July 19, 2018 | By Chuck Carlson
Phoebe Dodge, ’18, feels a sense of responsibility.
biology. “I’m a perfectionist and my own worst critic. We are the face of Albion and the least we can do is our best.”“My personality is I always try to do my best,” says the Grosse Pointe Woods native who graduated in May with a degree in
Dodge is referring to herself and two of her classmates, Garrett Mason and Megan Reilly, who are the first Albion College grads to earn admission into Central Michigan University’s College of Medicine through a cooperative program with Albion.
"We are the headliners for this new program," Dodge says. "We take this seriously and we want to show that they didn’t make a mistake in choosing us."
The Albion-CMU arrangement provides Albion pre-medical students early assurance of admission to CMU’s medical school through Central’s Early Assurance Program. Normally, the process of earning admission to medical school can take more than a year, and comes with no guarantees. With this agreement, the process is cut to mere months and comes with automatic acceptance for up to three Albion College students.
Indeed, seven students in Albion’s Institute for Healthcare Professions applied for the three early assurance spots available at CMU. Each went through a rigorous interview process and also had to show strong grades, excel on the Medical College Admission Test and demonstrate community service.
They began the process in December and were notified in early July of their status. Reilly, Dodge and Mason will begin at CMU in fall 2019.
“This is exactly what we were looking for in the program,” says Brad Rabquer, associate professor of biology and director of the Institute for Healthcare Professions. “It’s a great opportunity for our students and Central is getting three quality students. It’s a big win for Central and it’s a big win for Albion.” He adds that the other four Albion applicants, two of whom were juniors, remain engaged in the overall medical-school application process.
For Reilly, a Brighton native who earned her degree in biology, acceptance to medical school is another step toward her goal.
“I came to Albion as a pre-med but I wasn’t absolutely dead set on pre-med,” she says. “I thought maybe I’d do something else. But I started taking pre-med classes and I really loved it and became more and more set on going to medical school. When I heard about the early assurance at Central, I figured I’d go for it. Why not? When I learned I was accepted I freaked out, obviously. I really thought it was a good fit for me and I thought I had a good chance. But I thought everybody had a good chance. So I was ecstatic, and then relieved.”
All three students have already been involved in medicine for several years.
Reilly has worked at the University of Michigan hospital as a scribe, where she accompanies a doctor into a patient’s room and records the medical details so the doctor can talk to patients. She was recently promoted to chief scribe and plans to continue in the job until next summer when she’ll take some time off to travel with her parents before starting medical school.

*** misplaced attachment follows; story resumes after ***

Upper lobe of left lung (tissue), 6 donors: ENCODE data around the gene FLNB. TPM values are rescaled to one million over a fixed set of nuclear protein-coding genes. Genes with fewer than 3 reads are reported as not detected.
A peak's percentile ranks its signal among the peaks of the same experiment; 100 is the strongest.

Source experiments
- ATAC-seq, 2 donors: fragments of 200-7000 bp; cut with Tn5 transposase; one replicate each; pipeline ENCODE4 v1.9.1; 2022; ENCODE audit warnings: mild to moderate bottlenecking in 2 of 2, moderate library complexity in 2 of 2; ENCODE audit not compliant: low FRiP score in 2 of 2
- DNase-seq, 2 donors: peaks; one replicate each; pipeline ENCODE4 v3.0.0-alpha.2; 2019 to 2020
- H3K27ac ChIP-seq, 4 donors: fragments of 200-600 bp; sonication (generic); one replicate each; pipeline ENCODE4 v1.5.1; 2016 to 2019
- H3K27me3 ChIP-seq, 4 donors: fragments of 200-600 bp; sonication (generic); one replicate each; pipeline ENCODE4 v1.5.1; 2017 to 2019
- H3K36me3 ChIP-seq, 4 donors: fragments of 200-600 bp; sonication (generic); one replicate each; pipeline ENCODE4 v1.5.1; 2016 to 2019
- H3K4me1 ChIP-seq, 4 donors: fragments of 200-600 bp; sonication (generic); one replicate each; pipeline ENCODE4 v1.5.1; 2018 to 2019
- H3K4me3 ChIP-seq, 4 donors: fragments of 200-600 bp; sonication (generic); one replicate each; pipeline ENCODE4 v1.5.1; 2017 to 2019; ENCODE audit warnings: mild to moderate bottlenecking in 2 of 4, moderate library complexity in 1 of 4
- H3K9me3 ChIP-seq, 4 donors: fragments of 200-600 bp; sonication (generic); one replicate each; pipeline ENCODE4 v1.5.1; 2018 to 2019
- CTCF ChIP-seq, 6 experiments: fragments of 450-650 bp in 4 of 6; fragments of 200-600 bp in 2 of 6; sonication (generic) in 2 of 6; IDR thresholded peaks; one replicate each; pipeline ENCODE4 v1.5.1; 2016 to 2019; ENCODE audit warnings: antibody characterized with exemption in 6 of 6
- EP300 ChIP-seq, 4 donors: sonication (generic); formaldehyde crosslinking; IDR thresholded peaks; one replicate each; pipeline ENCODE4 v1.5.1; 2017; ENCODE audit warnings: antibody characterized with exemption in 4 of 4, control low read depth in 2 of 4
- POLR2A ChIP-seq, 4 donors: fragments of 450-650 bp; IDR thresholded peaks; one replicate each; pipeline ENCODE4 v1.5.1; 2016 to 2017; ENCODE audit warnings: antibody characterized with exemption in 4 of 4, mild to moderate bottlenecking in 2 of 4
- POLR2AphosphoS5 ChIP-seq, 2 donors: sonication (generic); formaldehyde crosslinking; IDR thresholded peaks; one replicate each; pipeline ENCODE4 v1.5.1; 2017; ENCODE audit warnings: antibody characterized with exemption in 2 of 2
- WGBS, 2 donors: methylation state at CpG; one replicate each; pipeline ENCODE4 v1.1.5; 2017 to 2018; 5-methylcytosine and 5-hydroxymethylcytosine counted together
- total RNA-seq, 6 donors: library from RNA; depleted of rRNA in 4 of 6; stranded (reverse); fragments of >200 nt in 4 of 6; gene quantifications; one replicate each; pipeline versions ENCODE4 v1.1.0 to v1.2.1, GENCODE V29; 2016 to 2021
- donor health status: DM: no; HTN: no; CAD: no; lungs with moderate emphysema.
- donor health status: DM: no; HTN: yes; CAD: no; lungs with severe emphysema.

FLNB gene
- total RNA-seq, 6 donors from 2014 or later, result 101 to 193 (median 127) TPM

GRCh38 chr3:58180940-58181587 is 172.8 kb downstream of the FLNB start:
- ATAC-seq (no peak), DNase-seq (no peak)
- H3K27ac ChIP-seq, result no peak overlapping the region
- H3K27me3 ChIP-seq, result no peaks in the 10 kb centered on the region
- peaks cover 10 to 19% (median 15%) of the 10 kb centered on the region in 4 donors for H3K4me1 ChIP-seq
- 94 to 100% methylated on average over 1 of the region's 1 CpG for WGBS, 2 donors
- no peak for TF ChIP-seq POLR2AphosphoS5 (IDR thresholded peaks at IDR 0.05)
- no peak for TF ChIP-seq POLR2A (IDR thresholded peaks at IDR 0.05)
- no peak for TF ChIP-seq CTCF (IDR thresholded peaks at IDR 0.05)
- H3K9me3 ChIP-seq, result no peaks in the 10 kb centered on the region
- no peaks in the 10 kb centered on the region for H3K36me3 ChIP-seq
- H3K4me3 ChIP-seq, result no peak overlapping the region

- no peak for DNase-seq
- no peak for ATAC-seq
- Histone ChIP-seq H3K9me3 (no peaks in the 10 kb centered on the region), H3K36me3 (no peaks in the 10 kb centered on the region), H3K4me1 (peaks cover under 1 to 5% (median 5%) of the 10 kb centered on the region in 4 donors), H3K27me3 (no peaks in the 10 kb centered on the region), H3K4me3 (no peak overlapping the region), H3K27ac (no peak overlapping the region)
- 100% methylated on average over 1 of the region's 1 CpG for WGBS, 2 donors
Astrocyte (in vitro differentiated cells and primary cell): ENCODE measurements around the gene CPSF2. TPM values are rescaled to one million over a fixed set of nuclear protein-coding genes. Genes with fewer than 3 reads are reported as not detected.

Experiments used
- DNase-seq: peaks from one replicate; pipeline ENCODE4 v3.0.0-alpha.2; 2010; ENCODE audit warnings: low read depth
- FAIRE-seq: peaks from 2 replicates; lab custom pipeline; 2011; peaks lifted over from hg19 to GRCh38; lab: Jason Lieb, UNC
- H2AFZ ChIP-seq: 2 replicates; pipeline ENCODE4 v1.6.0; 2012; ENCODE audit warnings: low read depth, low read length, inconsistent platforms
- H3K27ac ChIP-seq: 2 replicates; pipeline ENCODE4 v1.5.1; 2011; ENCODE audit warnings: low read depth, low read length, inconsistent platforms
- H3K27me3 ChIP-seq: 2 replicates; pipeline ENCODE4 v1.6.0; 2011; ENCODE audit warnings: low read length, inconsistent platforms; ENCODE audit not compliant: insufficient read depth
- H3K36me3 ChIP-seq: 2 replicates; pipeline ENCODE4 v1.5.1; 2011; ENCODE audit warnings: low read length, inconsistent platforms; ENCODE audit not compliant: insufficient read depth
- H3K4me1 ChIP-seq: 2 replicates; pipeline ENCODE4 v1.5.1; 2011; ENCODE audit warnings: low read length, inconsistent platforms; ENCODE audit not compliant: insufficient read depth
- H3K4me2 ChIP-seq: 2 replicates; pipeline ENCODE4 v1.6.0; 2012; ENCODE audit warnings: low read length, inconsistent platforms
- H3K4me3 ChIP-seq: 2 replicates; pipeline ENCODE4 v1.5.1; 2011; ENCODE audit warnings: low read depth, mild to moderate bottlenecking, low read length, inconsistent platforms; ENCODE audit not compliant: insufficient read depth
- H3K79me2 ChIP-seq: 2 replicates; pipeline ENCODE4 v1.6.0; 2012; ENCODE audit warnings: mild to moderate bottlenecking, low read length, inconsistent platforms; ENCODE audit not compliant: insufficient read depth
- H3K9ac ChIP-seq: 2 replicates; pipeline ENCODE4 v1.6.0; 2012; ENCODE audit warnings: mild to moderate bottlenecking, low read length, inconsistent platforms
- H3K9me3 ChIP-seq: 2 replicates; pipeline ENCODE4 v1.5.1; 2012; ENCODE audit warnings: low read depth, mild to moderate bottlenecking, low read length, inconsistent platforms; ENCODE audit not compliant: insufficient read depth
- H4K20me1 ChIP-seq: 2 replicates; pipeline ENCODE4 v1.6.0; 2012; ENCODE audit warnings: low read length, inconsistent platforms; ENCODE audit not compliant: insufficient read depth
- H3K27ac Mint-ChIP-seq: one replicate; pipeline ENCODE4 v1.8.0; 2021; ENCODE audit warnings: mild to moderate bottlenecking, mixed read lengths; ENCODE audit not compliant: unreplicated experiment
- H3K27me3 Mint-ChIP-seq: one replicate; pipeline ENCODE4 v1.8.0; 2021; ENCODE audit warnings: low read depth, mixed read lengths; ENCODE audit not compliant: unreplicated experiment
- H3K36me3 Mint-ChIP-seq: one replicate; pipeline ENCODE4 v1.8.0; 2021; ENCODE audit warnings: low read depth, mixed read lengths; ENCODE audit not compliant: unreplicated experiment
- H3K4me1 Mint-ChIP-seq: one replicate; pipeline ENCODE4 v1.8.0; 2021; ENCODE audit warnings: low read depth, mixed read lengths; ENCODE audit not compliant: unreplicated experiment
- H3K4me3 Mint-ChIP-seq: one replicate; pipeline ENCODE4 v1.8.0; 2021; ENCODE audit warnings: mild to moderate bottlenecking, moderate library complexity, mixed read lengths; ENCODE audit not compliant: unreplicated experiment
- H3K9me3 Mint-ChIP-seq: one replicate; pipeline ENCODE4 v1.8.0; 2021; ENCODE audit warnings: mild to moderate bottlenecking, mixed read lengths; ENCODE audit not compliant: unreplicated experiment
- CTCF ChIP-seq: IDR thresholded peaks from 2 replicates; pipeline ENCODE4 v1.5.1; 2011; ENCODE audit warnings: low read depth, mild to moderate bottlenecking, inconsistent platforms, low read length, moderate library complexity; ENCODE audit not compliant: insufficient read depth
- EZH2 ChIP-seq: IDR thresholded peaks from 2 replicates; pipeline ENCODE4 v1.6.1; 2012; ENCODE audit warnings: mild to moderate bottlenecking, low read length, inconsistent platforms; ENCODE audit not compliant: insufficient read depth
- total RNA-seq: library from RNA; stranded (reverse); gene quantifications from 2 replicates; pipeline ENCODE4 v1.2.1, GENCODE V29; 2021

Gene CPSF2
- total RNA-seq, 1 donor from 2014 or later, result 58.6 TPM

As far as specialties, she’s keeping her options open.
“The first surgeries I saw were orthopedic and I absolutely loved it,” she says. “Now I’m looking at cardiology and I love that, too.”
Dodge, who transferred to Albion as a sophomore after a year at the University of Michigan, has been working for three years as an intern at the St. John’s Internal Medicine and Infectious Disease clinic in Grosse Pointe Woods.
“I’ve gotten to know the doctors and a lot of other employees and it has really opened my eyes,” says Dodge, who is also keeping an open mind about a specialty though she admits she is looking at pediatrics. “I was on pins and needles waiting to hear if I’d been accepted. It really tested my patience and I was stunned when I saw I’d been accepted. It was a special moment.”
art and has also prepared for the opportunity by serving as an emergency room volunteer at Munson Medical Center in Traverse City for the past year.Mason, a native of Traverse City, earned his degree cum laude in biology with a minor in
“In my sophomore year I started to buckle down and I knew then I wanted to do something based in science and I was leaning toward health care,” says Mason, who is also an accomplished artist and has been commissioned to do paintings for two years.
As with his two classmates, Mason plans to keep his specialty options open, although he is leaning toward becoming a primary-care doctor in a rural community. “I’m just more comfortable in that setting,” he says.
Rabquer sees this cooperative agreement benefiting both Central, which graduated its first medical school class in 2017, and Albion.
“Central has a relatively new medical school and its curriculum is based on small-group learning,” Rabquer says. “It’s peer-to-peer learning and hands-on, and that matches our students very well. It feels very much like the environment here and I think the success of our first year will encourage more and more students to apply.”
Which has Mason and Reilly, like Dodge, also feeling a similar sense of responsibility.
“For students at Albion eyeballing this, you want to be a role model,” Mason says. “Many schools don’t have this opportunity. It’s a privilege for sure but it does carry that weight."
“We’re the first ones and I want to make a good impression so my fellow students can have the same opportunity,” Reilly says. “I am so grateful for this and I want others to have it, too.”